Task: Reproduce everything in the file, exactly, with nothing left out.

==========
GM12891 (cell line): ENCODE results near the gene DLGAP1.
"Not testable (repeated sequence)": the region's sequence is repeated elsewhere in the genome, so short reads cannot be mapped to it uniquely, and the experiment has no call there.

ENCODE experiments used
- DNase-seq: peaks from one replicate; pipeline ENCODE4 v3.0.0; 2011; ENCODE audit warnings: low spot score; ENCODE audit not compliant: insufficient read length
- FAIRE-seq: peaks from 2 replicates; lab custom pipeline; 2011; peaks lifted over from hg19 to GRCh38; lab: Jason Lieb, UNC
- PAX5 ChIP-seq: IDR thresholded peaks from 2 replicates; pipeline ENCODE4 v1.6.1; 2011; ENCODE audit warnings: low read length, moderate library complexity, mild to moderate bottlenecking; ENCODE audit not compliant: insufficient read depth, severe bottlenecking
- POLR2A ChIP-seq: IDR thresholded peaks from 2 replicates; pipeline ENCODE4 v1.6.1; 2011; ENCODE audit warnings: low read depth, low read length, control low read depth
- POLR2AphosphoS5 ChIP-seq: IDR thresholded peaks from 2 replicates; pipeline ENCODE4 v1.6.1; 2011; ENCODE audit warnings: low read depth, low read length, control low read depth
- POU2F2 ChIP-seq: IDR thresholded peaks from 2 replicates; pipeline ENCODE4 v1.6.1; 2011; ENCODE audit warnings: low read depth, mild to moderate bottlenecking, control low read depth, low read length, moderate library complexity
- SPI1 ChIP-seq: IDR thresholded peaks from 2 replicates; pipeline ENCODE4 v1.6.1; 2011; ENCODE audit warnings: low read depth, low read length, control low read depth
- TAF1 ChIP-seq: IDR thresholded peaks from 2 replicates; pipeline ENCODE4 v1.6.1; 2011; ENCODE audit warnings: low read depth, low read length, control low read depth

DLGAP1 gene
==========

GM12891 (cell line): ENCODE results near the gene DLGAP1.
"Not testable (repeated sequence)": the region's sequence is repeated elsewhere in the genome, so short reads cannot be mapped to it uniquely, and the experiment has no call there.

ENCODE experiments used
- DNase-seq: peaks from one replicate; pipeline ENCODE4 v3.0.0; 2011; ENCODE audit warnings: low spot score; ENCODE audit not compliant: insufficient read length
- FAIRE-seq: peaks from 2 replicates; lab custom pipeline; 2011; peaks lifted over from hg19 to GRCh38; lab: Jason Lieb, UNC
- PAX5 ChIP-seq: IDR thresholded peaks from 2 replicates; pipeline ENCODE4 v1.6.1; 2011; ENCODE audit warnings: low read length, moderate library complexity, mild to moderate bottlenecking; ENCODE audit not compliant: insufficient read depth, severe bottlenecking
- POLR2A ChIP-seq: IDR thresholded peaks from 2 replicates; pipeline ENCODE4 v1.6.1; 2011; ENCODE audit warnings: low read depth, low read length, control low read depth
- POLR2AphosphoS5 ChIP-seq: IDR thresholded peaks from 2 replicates; pipeline ENCODE4 v1.6.1; 2011; ENCODE audit warnings: low read depth, low read length, control low read depth
- POU2F2 ChIP-seq: IDR thresholded peaks from 2 replicates; pipeline ENCODE4 v1.6.1; 2011; ENCODE audit warnings: low read depth, mild to moderate bottlenecking, control low read depth, low read length, moderate library complexity
- SPI1 ChIP-seq: IDR thresholded peaks from 2 replicates; pipeline ENCODE4 v1.6.1; 2011; ENCODE audit warnings: low read depth, low read length, control low read depth
- TAF1 ChIP-seq: IDR thresholded peaks from 2 replicates; pipeline ENCODE4 v1.6.1; 2011; ENCODE audit warnings: low read depth, low read length, control low read depth

DLGAP1 gene